Friday was an epic day for Black women in Congress—and for people of color across the country.
Rep. Stacey Plaskett, a Democrat proudly representing the United States Virgin Islands, shared the news that the House passed the CROWN Act (Creating a Respectful and Open World for Natural Hair) to outlaw discrimination against ethnic hairstyles in the workplace and at schools, where teary-eyed Black students have been asked to leave their classrooms because of the way they chose to wear their hair. To celebrate the win, Plaskett tweeted an adorable throwback photo from 2006, when she rocked gorgeous, thick locs.
Rep. Ayanna Pressley of Massachusetts, another inspiring Black warrior who’s been graciously open about living with alopecia—a condition that causes baldness—excitedly took to the House Floor to champion the message that all hair should be respected and celebrated. “By passing the CROWN Act today, we affirm, say it loud, Black is beautiful and so is our hair,” she said in a rousing speech. “You deserve to show up as your full self, rockin’ your crown, with your head held high.”
As a Black woman who has lived in both my homeland of Nigeria and the country of my birth, the United States, my personal testimony about hair woes follows a similar path as many of my Black women counterparts who have all endured the unwarranted judgment and blatantly ignorant comments aimed at stripping us of our self-worth.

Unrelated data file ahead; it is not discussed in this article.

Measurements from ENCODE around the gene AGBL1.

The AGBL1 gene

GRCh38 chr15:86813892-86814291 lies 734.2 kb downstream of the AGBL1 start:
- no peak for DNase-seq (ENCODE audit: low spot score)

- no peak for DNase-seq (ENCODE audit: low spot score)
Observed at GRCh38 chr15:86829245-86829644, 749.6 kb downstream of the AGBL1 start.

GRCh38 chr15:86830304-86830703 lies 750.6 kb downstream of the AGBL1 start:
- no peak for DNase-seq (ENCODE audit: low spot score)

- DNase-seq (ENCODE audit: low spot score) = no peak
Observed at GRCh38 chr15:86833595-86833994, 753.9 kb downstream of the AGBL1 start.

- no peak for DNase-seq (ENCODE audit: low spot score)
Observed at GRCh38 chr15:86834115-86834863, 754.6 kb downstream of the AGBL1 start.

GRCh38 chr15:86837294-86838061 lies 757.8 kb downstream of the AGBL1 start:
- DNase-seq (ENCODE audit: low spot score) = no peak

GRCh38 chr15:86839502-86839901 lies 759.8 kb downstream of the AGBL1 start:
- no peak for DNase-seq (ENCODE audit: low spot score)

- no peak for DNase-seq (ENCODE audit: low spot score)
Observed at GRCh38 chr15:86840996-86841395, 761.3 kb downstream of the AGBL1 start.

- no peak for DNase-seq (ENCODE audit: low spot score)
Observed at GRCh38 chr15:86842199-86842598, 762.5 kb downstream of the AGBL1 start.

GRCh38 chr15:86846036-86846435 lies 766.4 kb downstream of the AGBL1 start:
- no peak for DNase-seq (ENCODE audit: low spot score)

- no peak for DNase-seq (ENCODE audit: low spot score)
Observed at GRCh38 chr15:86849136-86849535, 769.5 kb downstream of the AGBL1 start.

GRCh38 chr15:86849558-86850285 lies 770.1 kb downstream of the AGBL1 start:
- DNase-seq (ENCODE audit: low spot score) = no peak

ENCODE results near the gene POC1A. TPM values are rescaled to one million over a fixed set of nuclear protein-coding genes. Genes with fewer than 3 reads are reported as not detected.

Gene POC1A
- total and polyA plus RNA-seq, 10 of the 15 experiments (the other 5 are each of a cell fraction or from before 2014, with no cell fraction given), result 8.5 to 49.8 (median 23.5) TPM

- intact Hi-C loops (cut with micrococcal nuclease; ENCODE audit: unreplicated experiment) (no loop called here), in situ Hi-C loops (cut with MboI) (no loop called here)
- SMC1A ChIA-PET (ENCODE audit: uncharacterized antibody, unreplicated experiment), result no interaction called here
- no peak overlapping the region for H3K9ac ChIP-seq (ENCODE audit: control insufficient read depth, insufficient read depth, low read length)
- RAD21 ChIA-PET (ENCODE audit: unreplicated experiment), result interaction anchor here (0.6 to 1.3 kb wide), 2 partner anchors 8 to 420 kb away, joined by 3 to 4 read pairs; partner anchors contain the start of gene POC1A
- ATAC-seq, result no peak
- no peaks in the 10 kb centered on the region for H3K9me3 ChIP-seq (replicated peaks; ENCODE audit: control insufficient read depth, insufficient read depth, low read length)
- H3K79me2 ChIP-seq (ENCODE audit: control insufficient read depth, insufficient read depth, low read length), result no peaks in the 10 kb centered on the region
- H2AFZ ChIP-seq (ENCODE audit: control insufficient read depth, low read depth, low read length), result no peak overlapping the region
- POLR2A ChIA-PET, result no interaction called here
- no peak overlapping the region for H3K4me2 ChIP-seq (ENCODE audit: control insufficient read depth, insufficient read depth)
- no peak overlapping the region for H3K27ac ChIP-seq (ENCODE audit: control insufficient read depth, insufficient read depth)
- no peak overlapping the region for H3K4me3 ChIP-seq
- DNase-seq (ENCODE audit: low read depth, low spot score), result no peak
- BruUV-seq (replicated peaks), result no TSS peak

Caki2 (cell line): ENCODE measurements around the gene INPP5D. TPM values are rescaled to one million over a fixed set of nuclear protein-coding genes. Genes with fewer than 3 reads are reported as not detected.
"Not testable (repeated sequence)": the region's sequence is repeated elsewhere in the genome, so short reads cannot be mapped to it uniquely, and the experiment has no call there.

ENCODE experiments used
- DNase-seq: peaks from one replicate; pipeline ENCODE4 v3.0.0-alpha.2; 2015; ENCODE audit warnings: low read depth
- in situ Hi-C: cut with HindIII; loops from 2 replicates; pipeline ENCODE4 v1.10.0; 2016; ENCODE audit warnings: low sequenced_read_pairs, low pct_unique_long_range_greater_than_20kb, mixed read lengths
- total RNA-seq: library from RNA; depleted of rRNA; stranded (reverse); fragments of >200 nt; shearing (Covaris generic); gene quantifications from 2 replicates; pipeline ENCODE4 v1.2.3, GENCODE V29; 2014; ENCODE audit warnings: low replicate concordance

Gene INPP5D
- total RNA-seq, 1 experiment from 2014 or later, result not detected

Growing up in the former capital city of Lagos as a flustered youngster from America struggling to adjust to a foreign culture, I was rudely awakened to stringent social rules of hair styling, especially at boarding school. Like most Black girls with hair textures that inspire stylists to complain about “coarseness,” I learned very quickly about my lack of bargaining power.
Relocating to the States didn’t improve things, as I found myself relying mostly on hair relaxers for the easy fix and peace of mind that seemed to make me acceptable in the corporate world and beyond. It took a level of defiance and a depleting bank account from bi-weekly salon visits for me to finally wean myself off a very expensive habit that had felt mandated by bigoted standards. I felt so seen when actress Gabrielle Union recently spoke to PEOPLE Magazine about her hair journey and how her childhood in a mostly white enclave of the Bay Area made her struggle to embrace her natural hair.
The passing of the Crown Act bill is monumental for many reasons, but mostly because it strips away at the longstanding racism that has been allowed to flourish without issue, due to the lack of much-needed legislation to help reclaim our humanity from the racist officials and institutions that refuse to recognize basic human rights. Of course, we shouldn’t need a government-approved protection in order to showcase our hairstyles without threats and practiced discrimination. But for a population that has patiently weathered the storm of systemic prejudice, to which even 2-year-old Blue Ivy Carter wasn’t immune, I say: It’s about time.